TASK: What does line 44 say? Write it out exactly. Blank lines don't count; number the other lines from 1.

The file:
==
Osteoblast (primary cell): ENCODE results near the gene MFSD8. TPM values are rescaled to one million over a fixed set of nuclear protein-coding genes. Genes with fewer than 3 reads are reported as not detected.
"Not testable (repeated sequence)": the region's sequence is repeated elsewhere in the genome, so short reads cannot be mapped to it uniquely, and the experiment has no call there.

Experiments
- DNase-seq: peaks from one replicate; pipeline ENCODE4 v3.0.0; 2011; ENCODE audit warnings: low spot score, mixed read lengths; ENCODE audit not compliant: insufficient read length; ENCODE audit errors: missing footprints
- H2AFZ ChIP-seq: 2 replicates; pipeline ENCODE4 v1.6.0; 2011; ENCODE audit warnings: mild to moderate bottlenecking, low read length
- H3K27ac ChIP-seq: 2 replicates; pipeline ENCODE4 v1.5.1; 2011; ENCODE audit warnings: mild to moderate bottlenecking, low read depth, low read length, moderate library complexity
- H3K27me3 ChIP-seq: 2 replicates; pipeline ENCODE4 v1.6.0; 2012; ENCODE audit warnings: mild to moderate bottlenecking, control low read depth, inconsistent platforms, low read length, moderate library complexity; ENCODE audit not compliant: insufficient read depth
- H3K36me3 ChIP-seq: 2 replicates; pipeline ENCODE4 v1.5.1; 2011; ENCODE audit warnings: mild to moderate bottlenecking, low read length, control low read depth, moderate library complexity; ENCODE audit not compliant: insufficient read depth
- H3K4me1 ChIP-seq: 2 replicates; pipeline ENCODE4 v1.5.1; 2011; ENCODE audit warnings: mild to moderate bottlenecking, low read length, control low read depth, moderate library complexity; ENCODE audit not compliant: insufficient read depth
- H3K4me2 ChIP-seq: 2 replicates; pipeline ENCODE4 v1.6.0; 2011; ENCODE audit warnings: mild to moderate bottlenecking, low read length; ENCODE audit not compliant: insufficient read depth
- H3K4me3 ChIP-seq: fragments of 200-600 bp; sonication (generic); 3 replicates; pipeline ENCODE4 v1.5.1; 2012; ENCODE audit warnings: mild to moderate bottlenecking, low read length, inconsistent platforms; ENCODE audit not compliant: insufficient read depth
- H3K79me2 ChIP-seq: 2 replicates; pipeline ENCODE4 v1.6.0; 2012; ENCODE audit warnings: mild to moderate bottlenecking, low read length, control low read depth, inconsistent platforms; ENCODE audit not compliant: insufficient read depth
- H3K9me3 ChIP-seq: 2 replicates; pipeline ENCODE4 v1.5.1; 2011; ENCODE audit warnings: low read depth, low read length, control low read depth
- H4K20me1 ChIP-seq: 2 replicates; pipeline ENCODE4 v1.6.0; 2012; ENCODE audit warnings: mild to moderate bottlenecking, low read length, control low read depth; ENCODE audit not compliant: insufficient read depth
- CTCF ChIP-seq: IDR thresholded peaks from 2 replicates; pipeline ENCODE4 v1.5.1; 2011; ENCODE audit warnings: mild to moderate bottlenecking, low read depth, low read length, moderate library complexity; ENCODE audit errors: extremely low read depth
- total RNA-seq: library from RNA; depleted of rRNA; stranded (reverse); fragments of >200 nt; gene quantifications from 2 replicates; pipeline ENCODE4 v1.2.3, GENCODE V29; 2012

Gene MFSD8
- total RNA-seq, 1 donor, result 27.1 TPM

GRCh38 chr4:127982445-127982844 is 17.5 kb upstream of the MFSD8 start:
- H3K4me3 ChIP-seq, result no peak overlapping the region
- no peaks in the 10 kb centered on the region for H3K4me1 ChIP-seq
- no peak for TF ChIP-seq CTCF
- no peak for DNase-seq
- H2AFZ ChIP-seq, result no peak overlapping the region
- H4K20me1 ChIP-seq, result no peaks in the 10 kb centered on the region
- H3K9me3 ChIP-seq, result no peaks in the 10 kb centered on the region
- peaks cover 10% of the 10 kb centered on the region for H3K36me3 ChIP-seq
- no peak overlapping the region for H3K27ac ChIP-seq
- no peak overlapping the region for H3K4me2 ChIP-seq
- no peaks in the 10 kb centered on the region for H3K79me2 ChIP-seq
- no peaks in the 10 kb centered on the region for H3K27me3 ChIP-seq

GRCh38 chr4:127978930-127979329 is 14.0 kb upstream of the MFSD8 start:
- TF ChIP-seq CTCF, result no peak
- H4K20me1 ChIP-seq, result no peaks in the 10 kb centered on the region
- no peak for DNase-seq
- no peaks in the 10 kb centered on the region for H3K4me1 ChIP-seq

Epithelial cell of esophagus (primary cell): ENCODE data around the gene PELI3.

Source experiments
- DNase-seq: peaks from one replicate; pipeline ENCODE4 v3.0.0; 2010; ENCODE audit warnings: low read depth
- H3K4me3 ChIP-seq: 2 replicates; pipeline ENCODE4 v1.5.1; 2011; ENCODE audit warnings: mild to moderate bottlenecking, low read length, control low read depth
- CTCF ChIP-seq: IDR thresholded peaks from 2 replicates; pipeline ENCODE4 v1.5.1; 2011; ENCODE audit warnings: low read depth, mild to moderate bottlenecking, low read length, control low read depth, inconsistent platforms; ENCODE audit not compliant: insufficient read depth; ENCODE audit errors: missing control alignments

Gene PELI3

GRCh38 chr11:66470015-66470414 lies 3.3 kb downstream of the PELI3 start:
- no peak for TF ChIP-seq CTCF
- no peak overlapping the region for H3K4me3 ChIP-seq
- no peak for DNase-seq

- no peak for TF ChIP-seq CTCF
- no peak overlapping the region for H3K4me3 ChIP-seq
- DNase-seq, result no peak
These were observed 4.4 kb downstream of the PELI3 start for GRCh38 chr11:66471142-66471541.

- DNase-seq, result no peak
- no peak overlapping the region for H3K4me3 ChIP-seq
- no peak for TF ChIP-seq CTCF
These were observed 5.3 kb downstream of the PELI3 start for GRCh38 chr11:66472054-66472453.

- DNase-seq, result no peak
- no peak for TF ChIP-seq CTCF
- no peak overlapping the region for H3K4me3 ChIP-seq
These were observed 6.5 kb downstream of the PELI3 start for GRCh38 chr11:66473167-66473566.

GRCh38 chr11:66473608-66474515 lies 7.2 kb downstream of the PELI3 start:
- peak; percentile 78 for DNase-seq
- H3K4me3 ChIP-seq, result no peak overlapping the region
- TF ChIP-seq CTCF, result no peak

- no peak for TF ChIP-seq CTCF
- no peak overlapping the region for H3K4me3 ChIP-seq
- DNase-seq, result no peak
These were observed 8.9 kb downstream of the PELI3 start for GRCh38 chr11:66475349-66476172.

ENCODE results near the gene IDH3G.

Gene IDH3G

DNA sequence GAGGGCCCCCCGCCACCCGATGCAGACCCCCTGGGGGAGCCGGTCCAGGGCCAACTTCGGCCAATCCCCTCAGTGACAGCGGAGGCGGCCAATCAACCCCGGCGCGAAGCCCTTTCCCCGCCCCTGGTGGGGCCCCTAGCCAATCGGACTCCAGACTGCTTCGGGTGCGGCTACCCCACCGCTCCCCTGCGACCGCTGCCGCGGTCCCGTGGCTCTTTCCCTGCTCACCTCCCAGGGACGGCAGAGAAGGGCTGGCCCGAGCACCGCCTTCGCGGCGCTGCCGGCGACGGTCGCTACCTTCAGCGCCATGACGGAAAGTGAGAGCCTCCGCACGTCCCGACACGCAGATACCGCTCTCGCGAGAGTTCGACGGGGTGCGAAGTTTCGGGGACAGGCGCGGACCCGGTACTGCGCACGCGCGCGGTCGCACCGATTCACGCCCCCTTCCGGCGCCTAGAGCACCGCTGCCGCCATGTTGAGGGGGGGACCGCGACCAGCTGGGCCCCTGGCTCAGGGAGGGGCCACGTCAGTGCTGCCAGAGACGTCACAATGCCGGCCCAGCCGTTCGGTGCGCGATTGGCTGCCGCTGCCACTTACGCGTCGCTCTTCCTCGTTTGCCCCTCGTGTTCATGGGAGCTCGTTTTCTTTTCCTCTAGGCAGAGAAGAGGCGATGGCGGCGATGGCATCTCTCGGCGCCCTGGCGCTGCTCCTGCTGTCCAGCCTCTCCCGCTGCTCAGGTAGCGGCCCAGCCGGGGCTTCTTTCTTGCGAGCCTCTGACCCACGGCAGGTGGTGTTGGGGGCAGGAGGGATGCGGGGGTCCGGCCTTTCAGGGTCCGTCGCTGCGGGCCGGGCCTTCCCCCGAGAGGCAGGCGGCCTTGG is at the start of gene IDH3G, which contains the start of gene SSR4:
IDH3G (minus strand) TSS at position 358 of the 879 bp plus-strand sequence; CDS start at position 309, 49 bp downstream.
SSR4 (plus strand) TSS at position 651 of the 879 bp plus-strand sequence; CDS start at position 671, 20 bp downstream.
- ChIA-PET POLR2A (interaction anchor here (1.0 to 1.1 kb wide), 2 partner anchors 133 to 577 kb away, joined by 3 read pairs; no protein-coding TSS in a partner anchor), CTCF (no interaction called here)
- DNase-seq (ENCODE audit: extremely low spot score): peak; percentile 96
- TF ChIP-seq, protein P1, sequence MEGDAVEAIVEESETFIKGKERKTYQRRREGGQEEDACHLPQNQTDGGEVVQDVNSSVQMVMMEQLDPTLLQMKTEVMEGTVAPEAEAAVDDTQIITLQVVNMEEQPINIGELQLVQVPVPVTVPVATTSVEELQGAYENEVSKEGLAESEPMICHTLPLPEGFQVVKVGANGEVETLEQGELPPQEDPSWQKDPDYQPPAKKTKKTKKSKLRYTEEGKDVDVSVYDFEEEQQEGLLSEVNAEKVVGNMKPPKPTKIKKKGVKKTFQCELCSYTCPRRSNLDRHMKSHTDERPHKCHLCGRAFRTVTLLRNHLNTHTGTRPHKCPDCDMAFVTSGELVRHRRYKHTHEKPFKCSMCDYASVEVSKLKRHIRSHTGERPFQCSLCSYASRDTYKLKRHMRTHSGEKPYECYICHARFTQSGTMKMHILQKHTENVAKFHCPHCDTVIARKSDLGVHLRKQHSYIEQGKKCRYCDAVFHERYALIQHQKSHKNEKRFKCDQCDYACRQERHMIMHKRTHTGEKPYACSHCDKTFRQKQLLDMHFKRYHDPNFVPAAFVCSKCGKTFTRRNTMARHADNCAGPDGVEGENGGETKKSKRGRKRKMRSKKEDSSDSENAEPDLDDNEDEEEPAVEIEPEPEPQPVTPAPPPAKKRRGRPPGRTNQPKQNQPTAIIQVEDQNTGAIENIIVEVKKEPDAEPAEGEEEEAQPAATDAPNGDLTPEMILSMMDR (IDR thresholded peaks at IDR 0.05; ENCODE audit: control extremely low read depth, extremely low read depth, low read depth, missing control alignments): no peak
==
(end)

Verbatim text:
- no peak for TF ChIP-seq CTCF